WARNING: The following article contains minor spoilers for Titans.
After all the hype over the past 12 months, the DC Universe streaming app is finally here – and with it, its first original production, Titans.
In the lead-up to its debut, there’s been a lot of controversy about the show’s violence and infamous “F**k Batman” line. Many detractors complained about its edginess and DC’s doubling down on darker superhero material.
The simple fact is this: The MCU isn’t the be all and end all of everything comic book-related. Yes, it’s a proven formula that works, but there’s enough room for all sorts of superhero programming – including darker ones. Heck, just look at Marvel’s Netflix series as perfect examples of how it can work and exist in its own vacuum. If you want happy-go-lucky DC shows, The CW has you covered.
Interestingly, Titans isn’t nearly as violent or obscene as some people anticipated. Remember how everyone was freaking out about Robin using guns and killing thugs? Well, DC gotcha. It was all clever editing in the trailer. While the Boy Wonder brings the pain to the criminals, he never crosses the line.
That isn’t to say that there aren’t a few deaths in the show, because there are. Raven shows the darkness in her, while Starfire also displays what happens when you cross her. Even so, these actions aren’t inexplicable. They make sense in the context of the story, and you’ll understand better once you watch it.
In the premiere titled “Titans”, the focus is on Dick Grayson, Raven, and Starfire. Undoubtedly, Raven is the central point of the storyline right now and will bring the team together in the future. Her gift – or curse – is what sets off the series of events, and she seeks out Grayson’s assistance. At the same time, we get insight into Grayson’s new life as a detective in Detroit after his split with Batman. There’s still a lot more to explore, but it lays down a good basis of Grayson’s inevitable transformation into Nightwing. Starfire is a bit of a conundrum here, as she struggles to remember her memories and embarks on a quest to find out more about her “forgotten” life.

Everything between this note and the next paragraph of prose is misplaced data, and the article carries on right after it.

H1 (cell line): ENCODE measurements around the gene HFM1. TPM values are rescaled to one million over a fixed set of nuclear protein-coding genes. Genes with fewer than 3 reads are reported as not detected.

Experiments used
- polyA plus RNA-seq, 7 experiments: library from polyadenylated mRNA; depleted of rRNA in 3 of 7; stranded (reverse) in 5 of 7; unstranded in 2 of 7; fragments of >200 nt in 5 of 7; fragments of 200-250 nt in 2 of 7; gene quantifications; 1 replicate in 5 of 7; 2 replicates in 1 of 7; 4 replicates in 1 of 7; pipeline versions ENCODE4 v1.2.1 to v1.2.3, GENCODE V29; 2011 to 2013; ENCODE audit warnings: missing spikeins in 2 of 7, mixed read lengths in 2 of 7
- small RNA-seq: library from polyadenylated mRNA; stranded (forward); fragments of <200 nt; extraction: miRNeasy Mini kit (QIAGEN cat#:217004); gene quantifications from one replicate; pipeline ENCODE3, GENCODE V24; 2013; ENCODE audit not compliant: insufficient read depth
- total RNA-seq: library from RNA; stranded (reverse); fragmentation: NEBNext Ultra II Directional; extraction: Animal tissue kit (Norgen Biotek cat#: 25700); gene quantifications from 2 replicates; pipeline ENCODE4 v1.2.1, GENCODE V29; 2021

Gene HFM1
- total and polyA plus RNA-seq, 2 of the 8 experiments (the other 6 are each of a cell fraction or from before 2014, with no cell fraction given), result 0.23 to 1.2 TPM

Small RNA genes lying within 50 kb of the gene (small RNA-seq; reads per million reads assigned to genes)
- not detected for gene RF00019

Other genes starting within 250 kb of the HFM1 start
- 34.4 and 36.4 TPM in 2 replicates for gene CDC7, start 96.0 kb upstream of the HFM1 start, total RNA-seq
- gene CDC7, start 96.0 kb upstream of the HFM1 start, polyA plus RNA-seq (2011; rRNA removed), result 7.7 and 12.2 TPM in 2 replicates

From a structural point-of-view, the series introduces these characters in a fluid way. While team-up series always run the danger of stuffing too many characters into an episode, Titans avoided this by focusing only on three of them. In fact, Beast Boy only made an appearance at the end of the episode, while Hawk and Dove were entirely absent.
The story grips you from the get-go as well. There are a few narrative threads that need to be unravelled and you’ll want to tune in to see what happens next. Raven’s arc, in particular, looks to be like something out of a horror movie as she has numerous people after her, and you know things will take a turn for the worse at some point.
Look, this isn’t a beat-for-beat reimagining of Marv Wolfman and George Pérez’s New Teen Titans; it takes influence from the source material but introduces its own twists and turns. While too much talk has centred on the series’ violence and F-bombs, it’s not as gratuitous as you’d think. Even looking at it now, it could easily be cut to a PG-13 without impacting the storyline in the slightest.
There will be many people eating their words about Titans, that’s for sure. It’s something different, promising, and the premiere works in establishing this new universe. It leaves you pondering about a few of the mysteries it introduces and wondering what’s next. Isn’t that the purpose of any good premiere?